The Southern Gulf Islands are an ecological jewel in the heart of the Salish Sea. Unfortunately, on a few of the islands invasive fallow deer are having a devastating impact on the natural ecosystems.
In the first few years of the 20th century the local hunting club introduced European fallow deer to James Island. The deer were successfully introduced to Sidney Island in the 1960’s. On Mayne Island, the fallow deer were released into the environment following a provincially permitted attempt to farm them.
The impact that this invasive species has had on the natural ecosystems of the island environments is astonishing.
Fallow deer have been relentlessly hunted for sport for centuries. They are more skittish and communal than Indigenous black-tailed deer.
Released into forests where they don’t belong; they have terrorized nature. European fallow deer eat everything, starting with the tastiest plant species early in the season and progressing to less appealing species later in the year as food options dwindle.
To the untrained eye, the forests on Sidney and Mayne appear healthy. Mature second growth forest canopy with Douglas fir, maple, cedar and arbutus dominate the landscape. Even though it is drought-stressed, it looks okay. It’s the lack of understory that is concerning. The near complete absence of the teenage generation of all those critical tree species indicates a forest with no future. The lack of berries, ocean spray, and many other shrub species that provide essential habitat for countless bird and animal species is also cause for urgent concern. The absence of these native plants and animals makes the forest susceptible to invasive species such as scotch broom and English Hawthorn.
Recently, my relatives went to Mayne to harvest medicines, primarily nettle, and it is entirely gone from a landscape that once produced a near endless supply.
On Portland Island where there are no fallow deer, there is a rich understory of shrub species and adolescent trees that will ensure the continuation of a rich and healthy forest ecosystem.
Comparing the desolate forests on Sidney and Mayne to the rich ecosystems on Portland Island, it is clear that the fallow deer have upset the balance on the Islands they inhabit.
Human intervention introduced fallow deer to the islands, human intervention is needed to restore ecological equilibrium.
With no natural predators on the Gulf Islands the fallow deer dominate their ecosystem, and they are modifying the landscapes, relentlessly consuming indigenous plant species that are critical foods, medicines, and for ceremonial purposes.
There is yet another concern, one that poses a more immediate threat to the human population on the islands — wildfire. Ensuring forests are as resistant to fire as possible is essential. On Sidney, one tree species that is doing well is Grand Fir. Apparently, the natural oils in Grand Fir taste worse than fallow deer are hungry, so you can see clusters of young Grand Fir growing robustly in the understory. However, these natural oils also make Grand Fir significantly more susceptible to fire than other tree species.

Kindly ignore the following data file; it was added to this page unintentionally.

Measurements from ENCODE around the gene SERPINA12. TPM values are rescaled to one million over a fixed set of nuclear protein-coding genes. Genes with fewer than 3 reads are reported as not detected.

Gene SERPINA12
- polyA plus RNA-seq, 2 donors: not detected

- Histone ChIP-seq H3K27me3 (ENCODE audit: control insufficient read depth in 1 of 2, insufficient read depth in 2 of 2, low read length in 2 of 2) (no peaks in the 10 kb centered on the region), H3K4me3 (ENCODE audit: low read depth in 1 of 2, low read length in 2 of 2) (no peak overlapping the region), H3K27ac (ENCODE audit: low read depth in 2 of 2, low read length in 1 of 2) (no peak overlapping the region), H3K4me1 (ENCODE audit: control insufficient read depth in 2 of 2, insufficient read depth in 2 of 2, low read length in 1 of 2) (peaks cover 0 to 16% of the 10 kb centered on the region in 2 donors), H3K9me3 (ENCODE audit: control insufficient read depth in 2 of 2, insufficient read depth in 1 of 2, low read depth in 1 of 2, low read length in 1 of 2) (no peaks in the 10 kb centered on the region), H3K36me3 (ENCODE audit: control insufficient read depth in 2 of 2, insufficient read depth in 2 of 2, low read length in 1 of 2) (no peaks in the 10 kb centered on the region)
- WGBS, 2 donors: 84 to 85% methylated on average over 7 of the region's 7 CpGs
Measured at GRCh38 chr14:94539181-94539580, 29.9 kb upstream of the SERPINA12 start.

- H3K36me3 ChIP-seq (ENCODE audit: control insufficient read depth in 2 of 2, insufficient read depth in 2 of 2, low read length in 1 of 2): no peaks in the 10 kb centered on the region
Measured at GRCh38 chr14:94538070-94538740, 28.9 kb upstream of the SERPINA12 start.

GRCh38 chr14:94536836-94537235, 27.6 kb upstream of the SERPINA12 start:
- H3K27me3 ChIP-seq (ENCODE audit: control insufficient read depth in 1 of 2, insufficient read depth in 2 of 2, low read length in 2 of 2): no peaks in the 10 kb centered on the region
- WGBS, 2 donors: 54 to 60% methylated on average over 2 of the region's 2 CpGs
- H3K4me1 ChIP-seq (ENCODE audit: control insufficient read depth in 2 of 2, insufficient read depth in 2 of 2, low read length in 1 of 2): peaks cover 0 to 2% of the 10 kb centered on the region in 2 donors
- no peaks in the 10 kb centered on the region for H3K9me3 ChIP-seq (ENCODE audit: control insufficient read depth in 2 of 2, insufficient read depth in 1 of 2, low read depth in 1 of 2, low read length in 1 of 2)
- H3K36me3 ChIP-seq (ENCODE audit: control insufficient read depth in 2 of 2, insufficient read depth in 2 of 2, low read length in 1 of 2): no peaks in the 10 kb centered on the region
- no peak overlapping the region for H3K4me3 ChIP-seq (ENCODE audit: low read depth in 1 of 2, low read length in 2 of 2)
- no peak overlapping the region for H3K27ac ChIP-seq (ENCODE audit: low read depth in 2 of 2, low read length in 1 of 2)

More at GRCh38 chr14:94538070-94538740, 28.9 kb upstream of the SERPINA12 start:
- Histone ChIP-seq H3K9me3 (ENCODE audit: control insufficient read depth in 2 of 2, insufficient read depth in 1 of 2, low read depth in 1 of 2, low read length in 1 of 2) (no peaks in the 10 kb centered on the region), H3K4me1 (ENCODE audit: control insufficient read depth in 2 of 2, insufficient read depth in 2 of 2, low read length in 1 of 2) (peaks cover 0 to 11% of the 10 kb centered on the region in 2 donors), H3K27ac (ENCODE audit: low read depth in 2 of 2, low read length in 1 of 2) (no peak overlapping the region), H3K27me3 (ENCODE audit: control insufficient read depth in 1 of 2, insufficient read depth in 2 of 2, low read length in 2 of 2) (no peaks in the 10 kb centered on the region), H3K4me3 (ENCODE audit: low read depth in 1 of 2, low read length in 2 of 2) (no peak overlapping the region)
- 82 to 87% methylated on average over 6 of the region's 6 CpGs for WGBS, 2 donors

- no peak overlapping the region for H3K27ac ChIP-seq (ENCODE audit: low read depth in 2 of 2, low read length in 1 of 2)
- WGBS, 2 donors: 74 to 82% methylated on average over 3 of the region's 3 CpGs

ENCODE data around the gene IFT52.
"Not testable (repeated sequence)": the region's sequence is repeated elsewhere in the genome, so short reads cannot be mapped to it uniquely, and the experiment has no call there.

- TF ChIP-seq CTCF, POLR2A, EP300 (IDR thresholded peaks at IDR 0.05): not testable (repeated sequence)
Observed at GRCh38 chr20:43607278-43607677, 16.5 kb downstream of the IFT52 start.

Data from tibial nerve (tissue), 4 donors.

Grand fir is not the species we need dominating the forests, on remote drought prone islands.
Fallow deer do not belong here. It’s not their fault that for centuries they have been shipped around the world and introduced into environments to be hunted for sport.
Parks Canada is working with the W̱SÁNEĆ people through the W̱SÁNEĆ Leadership Council, and others, to develop a program to remove the species from Sidney Island and restore the forest. I have been advocating to the provincial government to step up and coordinate a plan to address the fallow deer population on Mayne.
I am pleased that we have made positive progress with Minister Nathan Cullen (Ministry of Water, Land, Resource Stewardship) who has been mandated by Premier David Eby to lead the effort to protect and enhance biodiversity.
There is an opportunity for the province to learn from Parks Canada’s approach and develop a comprehensive plan for Mayne that identifies and accommodates the island’s unique differences.
As the MLA for the Southern Gulf Islands, I have looked into this issue extensively over the past six years. I have heard from constituents concerned about the fallow deer and from the advocates protecting the fallow deer. I have heard the concerns raised by animal rights advocates and constituents about the program that will begin this Fall on Sidney Island. I appreciate the challenges that we face by acting to remove this introduced invasive species, as well as the impact of doing nothing. Fallow deer are a problem that cannot be ignored any longer.
It’s necessary to restore a resilient biodiverse ecosystem. A small area, fenced off decades ago on Sidney Island, shows what the understory of the islands should look like. There is a remarkably rich environment waiting to emerge. However, it is only possible with the removal of fallow deer on the landscape.